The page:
2. Prunus myrtifolia (Linnaeus) Urban, Symb. Antill. 5: 93. 1904.
West Indies or myrtle laurel cherry
Celastrus myrtifolius Linnaeus, Sp. Pl. 1: 196. 1753; Lauro-cerasus myrtifolia (Linnaeus) Britton
Trees, not suckering, 60–120 dm, not thorny. Twigs with terminal end buds, glabrous. Leaves persistent; petiole 8–16 mm, glabrous, eglandular; blade elliptic to broadly elliptic, 4–10 × 2–4.5(–6.5) cm, base cuneate, obtuse, or nearly rounded, margins undulate, entire, apex acute to acuminate, ˂apicula obtuse˃, surfaces glabrous, ˂abaxial glandular, glands 2, proximal, flat, circular to oval˃. Inflorescences 12–30-flowered, racemes; central axes (11–)20–50 mm, ˂leafless at bases˃. Pedicels (2–)3–6 mm, glabrous. Flowers ˂usually bisexual, proximal sometimes staminate˃, blooming before leaf emergence; hypanthium cupulate, 1.5–2.5 mm, glabrous externally; sepals spreading, semicircular, 0.5–0.8 mm, margins usually entire, occassionally with a glandular tooth, surfaces glabrous; petals white, obovate to suborbiculate, 1.5 mm; ovaries glabrous. Drupes purple-black, globose to ± ovoid, 8–12 mm, glabrous; mesocarps leathery; stones subglobose, not flattened.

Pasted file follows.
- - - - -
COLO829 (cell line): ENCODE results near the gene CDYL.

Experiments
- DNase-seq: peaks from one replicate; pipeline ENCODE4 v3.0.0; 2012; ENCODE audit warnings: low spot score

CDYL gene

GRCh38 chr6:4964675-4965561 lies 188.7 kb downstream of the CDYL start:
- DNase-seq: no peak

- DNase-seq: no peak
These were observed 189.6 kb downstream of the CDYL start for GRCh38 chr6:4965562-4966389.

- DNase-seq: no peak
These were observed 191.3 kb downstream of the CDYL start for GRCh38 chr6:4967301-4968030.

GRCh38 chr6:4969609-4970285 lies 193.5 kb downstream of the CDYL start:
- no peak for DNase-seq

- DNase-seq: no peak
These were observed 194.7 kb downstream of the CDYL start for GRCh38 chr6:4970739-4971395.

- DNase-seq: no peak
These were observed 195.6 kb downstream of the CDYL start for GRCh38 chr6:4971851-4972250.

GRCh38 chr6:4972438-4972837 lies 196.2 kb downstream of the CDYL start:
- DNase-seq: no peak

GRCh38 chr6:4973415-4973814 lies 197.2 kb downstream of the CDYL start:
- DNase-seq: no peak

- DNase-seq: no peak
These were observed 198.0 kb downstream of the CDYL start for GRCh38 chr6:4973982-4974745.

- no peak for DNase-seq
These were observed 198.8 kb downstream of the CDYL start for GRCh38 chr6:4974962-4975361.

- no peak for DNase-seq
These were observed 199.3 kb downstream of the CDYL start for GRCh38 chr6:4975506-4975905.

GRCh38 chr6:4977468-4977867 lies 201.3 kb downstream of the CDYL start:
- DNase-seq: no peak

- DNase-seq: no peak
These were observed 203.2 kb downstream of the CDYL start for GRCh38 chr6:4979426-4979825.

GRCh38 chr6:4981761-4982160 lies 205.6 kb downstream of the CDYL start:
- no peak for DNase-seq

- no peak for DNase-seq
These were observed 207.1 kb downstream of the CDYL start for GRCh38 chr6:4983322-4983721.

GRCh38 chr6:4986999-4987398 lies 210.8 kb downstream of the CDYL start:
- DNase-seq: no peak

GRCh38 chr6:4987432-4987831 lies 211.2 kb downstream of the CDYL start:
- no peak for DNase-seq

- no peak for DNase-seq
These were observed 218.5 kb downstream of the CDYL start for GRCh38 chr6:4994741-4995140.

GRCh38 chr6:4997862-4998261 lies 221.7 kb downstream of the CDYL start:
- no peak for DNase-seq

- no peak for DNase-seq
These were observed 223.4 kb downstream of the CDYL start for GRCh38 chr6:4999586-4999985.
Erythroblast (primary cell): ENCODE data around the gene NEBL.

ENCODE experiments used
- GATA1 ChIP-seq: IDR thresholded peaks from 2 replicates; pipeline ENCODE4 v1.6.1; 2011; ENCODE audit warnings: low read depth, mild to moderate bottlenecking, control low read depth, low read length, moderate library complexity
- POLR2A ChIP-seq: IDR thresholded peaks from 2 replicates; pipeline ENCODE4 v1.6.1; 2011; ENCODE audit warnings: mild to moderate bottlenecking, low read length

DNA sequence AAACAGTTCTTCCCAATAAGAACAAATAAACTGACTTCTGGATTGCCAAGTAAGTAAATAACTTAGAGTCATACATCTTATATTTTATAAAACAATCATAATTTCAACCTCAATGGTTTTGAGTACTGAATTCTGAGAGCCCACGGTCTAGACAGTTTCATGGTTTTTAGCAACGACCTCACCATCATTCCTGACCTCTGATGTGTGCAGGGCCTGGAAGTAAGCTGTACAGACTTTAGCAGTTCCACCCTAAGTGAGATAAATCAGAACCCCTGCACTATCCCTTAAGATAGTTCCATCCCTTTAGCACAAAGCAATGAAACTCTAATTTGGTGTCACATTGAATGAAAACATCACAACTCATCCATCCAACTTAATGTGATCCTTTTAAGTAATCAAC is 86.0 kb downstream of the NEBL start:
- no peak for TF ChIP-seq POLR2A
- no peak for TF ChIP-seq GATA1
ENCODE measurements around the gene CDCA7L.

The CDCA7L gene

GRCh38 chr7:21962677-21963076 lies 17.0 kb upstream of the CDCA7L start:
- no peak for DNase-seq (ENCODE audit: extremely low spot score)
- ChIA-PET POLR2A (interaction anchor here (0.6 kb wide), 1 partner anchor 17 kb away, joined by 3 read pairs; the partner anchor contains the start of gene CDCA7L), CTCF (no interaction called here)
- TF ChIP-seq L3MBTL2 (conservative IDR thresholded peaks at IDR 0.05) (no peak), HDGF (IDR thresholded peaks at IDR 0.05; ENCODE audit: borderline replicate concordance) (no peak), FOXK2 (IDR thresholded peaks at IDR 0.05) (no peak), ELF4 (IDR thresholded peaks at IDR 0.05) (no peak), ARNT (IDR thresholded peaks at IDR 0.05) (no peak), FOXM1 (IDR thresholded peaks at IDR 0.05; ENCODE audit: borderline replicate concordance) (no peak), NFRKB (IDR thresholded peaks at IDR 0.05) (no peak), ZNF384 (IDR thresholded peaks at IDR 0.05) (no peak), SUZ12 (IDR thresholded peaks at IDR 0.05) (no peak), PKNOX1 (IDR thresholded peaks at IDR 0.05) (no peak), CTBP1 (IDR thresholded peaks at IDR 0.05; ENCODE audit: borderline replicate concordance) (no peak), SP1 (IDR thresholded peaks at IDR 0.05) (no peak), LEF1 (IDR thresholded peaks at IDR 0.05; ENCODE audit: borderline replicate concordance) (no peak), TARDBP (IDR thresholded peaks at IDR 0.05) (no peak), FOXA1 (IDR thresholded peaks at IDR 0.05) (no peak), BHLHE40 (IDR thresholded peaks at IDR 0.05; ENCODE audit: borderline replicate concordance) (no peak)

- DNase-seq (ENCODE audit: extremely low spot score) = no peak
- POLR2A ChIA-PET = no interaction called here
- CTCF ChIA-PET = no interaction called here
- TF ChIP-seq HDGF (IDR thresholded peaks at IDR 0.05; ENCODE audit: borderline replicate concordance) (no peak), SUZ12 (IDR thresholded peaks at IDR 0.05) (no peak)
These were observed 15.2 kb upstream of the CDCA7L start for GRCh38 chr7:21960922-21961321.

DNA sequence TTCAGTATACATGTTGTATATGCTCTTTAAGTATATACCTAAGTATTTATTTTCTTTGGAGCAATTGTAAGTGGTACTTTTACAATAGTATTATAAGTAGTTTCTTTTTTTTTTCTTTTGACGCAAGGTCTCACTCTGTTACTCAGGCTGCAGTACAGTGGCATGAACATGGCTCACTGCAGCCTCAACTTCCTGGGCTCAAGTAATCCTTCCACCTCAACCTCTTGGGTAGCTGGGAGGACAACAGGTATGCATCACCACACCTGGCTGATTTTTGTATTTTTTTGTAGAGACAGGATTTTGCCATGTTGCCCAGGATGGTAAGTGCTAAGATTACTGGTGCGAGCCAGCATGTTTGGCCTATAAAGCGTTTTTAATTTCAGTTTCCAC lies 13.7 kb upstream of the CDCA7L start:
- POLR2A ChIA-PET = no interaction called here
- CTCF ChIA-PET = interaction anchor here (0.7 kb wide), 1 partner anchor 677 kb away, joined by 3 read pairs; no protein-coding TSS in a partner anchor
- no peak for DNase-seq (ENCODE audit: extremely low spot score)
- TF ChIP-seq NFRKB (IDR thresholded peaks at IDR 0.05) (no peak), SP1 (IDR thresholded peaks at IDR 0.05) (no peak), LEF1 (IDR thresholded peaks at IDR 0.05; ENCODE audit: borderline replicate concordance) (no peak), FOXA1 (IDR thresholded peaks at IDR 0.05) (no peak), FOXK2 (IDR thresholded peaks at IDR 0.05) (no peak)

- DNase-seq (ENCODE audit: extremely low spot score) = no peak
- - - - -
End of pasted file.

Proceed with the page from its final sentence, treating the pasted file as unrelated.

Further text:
Flowering Nov–Jan; fruiting Mar–Jun. Hammocks, pinelands; 0–10 m; Fla.; Mexico; West Indies; Central America; South America.
Prunus myrtifolia, when compared with P. caroliniana, has flowers more widely spaced on longer rachises and pedicels, and flowers in the winter rather than the spring. The leaves of P. myrtifolia are broader on average, and their apices are blunt at the tip; the fruits are more rounded at the apices with smaller apicula.